During the meeting of 15th May 2014, the Eurozone finance ministers decided to postpone the discussion regarding the Greek debt until the next assessment, which will begin at the end of the summer.
Probably with an eye the European Parliamentary elections in May, Jeroen Dijsselbloem, head of the Eurogroup, said that this waiting is necessary, given that the need for further measures of debt relief will also depend on the stress test results of Greek banks by the European Central Bank, which are expected in late October. “There are other prerequisites beyond the primary surplus”, he said characteristically.
Moreover, Mr. Dijsselbloem did not omit to stress the need for Greece to continue its “reform effort”, as a prerequisite for adopting measures towards debt sustainability, a need that was also listed in the official statement of the Eurogroup concerning Greece. “Euro area Member States reaffirm their commitment to provide adequate support until Greece regains full market access, provided that Greece fully complies with the requirements and objectives of the adjustment programme. The relative merits of possible debt sustainability measures (on the part of Greece), as stated by the Eurogroup on 27 November 2012, will be considered in the context of the next review”, the statement concludes.
When asked respectively, Mr. Dijsselbloem replied that the Greek Finance Minister did not set out any plan for debt relief, although he “stressed the importance of complying with the agreement of November 2012”.
On his part, the Greek Finance Minister, Yiannis Stournaras, told reporters that he was satisfied with both the statement of the Eurogroup and the European Commission forecasts that were released in the same morning. “The Euro working Group and the IMF will first outline their plan for debt relief, and then it will be our turn in case that we disagree”, he stressed. With regard to the possibility of a haircut, he said that “haircut is equivalent to default”; “There are other ways to reduce debt”, he added and concluded that “when you turn to the markets, you cannot talk about something like that”.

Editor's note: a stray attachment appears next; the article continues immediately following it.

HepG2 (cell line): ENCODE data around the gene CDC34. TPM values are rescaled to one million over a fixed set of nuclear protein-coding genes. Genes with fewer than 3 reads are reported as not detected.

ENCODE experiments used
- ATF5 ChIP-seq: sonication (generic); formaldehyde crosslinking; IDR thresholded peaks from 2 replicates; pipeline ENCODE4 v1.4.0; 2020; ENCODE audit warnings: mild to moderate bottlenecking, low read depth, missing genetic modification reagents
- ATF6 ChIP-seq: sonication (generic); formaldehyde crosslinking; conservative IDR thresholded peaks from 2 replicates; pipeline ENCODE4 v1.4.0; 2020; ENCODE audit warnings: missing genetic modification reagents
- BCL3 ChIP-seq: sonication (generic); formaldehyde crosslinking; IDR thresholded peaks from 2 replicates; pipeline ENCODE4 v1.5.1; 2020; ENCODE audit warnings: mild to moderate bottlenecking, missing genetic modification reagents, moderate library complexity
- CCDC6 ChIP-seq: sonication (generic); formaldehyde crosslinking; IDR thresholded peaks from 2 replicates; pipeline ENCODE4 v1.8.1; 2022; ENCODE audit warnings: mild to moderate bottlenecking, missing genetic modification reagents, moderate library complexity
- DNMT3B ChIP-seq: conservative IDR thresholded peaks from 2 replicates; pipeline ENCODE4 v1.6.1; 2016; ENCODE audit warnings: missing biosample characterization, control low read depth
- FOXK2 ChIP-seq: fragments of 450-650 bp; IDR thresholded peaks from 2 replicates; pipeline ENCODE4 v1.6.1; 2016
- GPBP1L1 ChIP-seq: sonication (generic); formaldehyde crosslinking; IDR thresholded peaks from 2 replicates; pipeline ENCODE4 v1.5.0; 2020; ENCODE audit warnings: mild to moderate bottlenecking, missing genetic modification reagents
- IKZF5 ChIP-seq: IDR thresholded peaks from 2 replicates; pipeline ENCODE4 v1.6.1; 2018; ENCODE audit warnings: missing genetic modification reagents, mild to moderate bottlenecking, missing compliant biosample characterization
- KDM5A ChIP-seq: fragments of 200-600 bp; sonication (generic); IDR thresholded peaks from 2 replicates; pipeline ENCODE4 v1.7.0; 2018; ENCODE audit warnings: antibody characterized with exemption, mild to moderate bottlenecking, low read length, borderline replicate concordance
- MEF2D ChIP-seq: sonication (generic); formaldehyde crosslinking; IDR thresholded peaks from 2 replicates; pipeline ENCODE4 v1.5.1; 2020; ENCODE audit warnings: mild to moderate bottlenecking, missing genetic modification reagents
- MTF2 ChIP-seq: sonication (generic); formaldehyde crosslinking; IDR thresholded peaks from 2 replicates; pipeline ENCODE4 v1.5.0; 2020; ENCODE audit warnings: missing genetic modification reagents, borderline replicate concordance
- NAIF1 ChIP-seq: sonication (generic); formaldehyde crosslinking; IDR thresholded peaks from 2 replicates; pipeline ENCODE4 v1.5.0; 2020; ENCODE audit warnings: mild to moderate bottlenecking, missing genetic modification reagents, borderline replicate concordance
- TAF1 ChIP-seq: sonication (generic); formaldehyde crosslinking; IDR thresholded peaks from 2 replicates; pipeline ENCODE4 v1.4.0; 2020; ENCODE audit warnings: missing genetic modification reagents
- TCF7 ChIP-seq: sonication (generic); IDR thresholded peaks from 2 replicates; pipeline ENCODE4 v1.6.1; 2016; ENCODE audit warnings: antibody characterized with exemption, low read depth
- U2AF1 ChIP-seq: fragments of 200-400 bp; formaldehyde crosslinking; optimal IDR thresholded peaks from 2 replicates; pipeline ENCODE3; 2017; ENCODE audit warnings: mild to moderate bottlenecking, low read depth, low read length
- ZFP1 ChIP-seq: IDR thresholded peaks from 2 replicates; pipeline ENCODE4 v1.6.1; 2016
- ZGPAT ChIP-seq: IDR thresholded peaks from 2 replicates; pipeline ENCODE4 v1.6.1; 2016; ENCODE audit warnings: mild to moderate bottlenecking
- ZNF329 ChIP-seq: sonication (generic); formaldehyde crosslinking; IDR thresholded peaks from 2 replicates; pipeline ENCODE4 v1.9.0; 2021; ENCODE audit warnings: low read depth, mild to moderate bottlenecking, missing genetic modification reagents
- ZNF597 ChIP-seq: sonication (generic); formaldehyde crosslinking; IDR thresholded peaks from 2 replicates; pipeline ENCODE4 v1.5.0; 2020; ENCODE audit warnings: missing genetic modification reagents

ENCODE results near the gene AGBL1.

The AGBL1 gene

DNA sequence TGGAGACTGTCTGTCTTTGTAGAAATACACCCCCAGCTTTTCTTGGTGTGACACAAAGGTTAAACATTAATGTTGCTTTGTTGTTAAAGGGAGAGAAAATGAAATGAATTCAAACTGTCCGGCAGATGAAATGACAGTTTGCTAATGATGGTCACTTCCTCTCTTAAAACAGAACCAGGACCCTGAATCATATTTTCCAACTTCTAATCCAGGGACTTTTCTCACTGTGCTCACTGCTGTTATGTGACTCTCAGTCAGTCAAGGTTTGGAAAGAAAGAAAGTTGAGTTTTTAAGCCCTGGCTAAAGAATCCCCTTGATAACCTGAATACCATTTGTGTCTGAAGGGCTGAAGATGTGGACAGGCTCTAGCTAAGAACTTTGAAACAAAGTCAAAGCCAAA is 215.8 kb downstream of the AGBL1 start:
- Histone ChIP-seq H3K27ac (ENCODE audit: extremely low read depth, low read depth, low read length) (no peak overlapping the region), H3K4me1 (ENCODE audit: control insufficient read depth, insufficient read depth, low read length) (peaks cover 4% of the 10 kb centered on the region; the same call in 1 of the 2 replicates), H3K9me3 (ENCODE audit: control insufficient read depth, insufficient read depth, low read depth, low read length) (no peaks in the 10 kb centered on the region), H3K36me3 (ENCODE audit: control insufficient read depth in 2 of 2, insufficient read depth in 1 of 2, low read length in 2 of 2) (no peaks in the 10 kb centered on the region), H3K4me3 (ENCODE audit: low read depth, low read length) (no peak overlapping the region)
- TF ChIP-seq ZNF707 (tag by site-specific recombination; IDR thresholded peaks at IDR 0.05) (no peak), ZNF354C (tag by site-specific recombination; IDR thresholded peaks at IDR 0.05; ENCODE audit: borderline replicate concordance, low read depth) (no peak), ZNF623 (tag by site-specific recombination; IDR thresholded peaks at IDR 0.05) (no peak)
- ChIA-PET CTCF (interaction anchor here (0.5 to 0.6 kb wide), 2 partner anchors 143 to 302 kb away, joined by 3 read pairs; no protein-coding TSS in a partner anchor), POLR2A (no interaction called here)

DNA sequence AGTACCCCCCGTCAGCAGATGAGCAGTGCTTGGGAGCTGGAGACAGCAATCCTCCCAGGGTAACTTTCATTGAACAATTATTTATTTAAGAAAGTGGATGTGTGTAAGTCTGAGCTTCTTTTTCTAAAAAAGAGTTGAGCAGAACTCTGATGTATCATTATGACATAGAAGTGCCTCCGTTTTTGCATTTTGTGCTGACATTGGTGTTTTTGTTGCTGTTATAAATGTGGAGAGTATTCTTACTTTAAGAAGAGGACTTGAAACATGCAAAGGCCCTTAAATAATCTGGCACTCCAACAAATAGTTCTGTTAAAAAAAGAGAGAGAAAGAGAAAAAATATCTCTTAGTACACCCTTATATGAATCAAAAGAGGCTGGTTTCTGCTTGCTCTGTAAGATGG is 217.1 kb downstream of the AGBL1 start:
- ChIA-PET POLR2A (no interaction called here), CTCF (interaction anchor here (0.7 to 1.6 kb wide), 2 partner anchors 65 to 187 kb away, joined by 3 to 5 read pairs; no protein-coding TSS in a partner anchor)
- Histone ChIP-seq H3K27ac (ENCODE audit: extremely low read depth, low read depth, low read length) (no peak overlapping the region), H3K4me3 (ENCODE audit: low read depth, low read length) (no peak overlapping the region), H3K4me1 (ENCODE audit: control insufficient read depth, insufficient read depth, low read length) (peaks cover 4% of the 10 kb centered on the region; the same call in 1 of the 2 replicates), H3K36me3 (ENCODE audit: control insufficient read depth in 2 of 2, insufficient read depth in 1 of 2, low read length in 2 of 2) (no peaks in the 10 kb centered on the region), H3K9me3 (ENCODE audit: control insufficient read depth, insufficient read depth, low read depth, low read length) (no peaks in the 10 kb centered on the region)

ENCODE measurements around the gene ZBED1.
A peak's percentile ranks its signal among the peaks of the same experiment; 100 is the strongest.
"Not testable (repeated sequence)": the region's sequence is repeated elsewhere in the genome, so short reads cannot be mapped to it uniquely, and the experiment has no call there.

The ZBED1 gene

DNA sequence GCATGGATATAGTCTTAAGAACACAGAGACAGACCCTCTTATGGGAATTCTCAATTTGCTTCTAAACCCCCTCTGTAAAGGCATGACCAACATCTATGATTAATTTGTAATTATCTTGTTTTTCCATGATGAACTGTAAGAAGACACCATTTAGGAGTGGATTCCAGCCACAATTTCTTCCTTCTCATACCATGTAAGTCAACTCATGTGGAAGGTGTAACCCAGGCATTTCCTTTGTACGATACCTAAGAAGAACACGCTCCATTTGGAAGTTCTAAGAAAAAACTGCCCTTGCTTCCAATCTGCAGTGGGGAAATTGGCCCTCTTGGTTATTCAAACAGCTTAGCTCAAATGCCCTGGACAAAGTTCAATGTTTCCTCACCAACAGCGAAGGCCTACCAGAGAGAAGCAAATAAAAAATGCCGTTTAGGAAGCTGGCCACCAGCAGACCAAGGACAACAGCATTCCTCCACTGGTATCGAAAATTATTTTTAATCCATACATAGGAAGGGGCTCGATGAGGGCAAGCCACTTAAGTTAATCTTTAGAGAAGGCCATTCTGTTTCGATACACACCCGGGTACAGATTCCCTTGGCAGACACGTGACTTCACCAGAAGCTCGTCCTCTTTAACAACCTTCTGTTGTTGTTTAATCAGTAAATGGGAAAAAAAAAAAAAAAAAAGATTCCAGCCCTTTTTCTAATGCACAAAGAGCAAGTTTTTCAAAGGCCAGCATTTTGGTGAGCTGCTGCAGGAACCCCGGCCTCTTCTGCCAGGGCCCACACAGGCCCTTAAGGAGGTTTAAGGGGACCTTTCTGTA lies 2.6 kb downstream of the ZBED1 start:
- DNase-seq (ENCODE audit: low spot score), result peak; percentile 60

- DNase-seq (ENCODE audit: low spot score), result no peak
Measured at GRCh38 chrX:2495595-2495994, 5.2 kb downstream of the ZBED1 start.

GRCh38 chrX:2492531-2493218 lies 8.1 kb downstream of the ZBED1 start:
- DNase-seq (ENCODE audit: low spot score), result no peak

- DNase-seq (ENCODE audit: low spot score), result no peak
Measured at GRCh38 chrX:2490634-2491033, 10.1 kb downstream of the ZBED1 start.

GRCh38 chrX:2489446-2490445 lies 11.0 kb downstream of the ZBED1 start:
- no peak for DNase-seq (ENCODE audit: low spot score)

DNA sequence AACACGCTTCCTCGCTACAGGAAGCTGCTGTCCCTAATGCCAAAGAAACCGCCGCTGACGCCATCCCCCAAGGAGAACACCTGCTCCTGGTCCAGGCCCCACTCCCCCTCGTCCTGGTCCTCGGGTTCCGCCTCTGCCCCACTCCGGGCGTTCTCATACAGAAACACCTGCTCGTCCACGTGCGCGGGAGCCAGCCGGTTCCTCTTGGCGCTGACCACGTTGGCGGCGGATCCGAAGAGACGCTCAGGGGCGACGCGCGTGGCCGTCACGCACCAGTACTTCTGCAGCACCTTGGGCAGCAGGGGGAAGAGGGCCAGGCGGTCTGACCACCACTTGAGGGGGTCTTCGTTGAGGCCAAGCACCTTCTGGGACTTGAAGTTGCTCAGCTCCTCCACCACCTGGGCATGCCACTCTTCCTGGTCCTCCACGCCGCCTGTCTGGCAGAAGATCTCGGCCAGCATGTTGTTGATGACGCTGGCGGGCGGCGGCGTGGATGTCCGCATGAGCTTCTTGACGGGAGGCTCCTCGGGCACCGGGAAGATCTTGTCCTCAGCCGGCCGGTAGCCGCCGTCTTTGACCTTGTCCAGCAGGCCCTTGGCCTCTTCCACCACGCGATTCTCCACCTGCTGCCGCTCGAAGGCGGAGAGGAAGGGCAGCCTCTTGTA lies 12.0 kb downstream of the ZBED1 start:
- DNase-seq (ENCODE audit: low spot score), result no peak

Moreover, Mr. Stournaras explained that this was the first time that the European partners approved his proposal to use the EFSF’s remaining € 11 bn. for the purpose of reducing debt or supporting the Greek economy in light of a potential funding gap in 2016 – on the condition that this amount will not be used to recapitalise the banks. “I am persuaded that the stress tests, which have already been carried out by the Bank of Greece and Black Rock, were accurate and the four systemic banks of the country will need no further funding. Greece has a large pillow”, he noted.
Lastly, the president of the Eurogroup welcomed the Greek government’s completion of the prerequisites, as well as its budget surplus that was calculated “in accordance with the methodology agreed upon between the Troika and the Greek authorities”, he underlined. Along the same lines, the finance ministers of the Eurozone acknowledged in their statement “the determination of the Greek authorities to continue on the path of reform”. Nevertheless, they urged Greece “to develop a more detailed action plan in line with the current programme”.
During the meeting, the Greek Finance Minister presented the growth strategy of his government that will enable the transition to the “second stage”, i.e. from stabilisation and recovery to sustainable growth.
“Based on our progress so far, I presented our growth strategy for the coming decade to the Eurogroup”, said Mr. Yannis Stournaras. With regard to the programme in question, he explained that its aim, inter alias, is to attract investment, boost exports and foster entrepreneurship.
He also pointed out that the main objective on the Greek part is to exploit the highly qualified staff that exists in Greece, with the lack of liquidity being the main obstacle in such realisation. In fact, he emphasised to his counterparts -especially in the North- the importance of additional investors contributing to the institute for growth that has been set up, like the KfW investment bank and the European Investment Bank have already done.
The Spring Forecast of the European Commission and the OECD
According to the spring forecasts of the European Commission for Greece, which came to light a few hours before the meeting of the Eurogroup, growth is set to reach 0.6% in 2014. In support of winter forecasts, the Commission stresses that confidence indicators are showing improvement, whereas the budget deficit of the country is expected to sharply decrease, from 12.7% of GDP in 2013 to 1.6% in 2014 (the respective estimate of February was 2.1%) and 1% in 2015. Regarding unemployment, a downward trend is expected, from 27.3% in 2013 to 26% in 2014 and two points lower in 2015, to 24%.
A gradual recovery of Greece, although with more reservations, is also forecast in the latest OECD report on the world economy.
According to the organisation, recession is bound to continue in 2014 at –0.3% (instead of the 0.6% growth projections of the Commission), while growth is expected to reach 1.9% in 2015 (instead of 2.9% that the Commission forecast). Moreover, the OECD forecasts that unemployment will remain almost stable this year at 27.1%, only to drop marginally in the coming year at 26.7%. The deficit ratio is set to 2.5% of GDP in the current year and to 1.4% in the coming year.